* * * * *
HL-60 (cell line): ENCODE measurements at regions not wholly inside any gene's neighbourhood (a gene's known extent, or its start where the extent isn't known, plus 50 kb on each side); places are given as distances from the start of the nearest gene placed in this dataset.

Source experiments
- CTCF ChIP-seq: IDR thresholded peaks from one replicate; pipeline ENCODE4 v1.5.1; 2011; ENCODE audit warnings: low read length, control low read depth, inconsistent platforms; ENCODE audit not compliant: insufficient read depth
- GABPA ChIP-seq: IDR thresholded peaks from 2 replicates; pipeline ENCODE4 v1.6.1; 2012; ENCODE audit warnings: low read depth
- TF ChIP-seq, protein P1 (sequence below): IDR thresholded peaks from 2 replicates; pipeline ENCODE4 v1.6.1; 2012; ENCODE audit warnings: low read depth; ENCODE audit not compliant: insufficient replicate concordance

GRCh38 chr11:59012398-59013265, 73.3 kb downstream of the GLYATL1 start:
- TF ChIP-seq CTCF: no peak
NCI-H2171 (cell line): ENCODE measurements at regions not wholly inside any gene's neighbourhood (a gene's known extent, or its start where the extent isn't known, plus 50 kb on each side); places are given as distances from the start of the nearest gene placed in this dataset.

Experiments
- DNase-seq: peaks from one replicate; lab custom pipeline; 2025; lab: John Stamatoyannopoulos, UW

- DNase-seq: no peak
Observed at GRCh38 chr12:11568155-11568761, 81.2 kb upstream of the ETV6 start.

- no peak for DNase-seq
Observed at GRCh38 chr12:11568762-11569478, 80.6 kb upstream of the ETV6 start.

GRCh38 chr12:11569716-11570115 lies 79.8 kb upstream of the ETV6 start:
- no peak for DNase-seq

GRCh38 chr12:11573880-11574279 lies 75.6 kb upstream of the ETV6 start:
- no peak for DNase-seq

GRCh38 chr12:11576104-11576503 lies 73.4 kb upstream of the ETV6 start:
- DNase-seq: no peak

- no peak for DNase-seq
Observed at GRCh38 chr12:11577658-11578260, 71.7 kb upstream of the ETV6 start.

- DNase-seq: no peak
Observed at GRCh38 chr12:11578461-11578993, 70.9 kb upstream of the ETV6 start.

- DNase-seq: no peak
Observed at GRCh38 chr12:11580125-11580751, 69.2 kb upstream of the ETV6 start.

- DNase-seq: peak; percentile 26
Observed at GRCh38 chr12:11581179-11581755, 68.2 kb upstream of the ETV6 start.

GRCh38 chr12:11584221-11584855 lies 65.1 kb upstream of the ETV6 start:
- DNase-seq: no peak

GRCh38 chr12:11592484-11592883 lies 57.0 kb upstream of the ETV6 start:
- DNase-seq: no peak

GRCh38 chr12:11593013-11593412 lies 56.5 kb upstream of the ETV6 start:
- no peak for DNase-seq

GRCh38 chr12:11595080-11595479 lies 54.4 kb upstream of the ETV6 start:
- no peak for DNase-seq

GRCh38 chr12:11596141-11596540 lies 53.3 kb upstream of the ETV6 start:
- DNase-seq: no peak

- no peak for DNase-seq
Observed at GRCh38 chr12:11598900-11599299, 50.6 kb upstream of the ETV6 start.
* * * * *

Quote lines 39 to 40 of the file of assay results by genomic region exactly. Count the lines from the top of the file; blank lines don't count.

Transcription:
- no peak for DNase-seq
Observed at GRCh38 chr12:11598900-11599299, 50.6 kb upstream of the ETV6 start.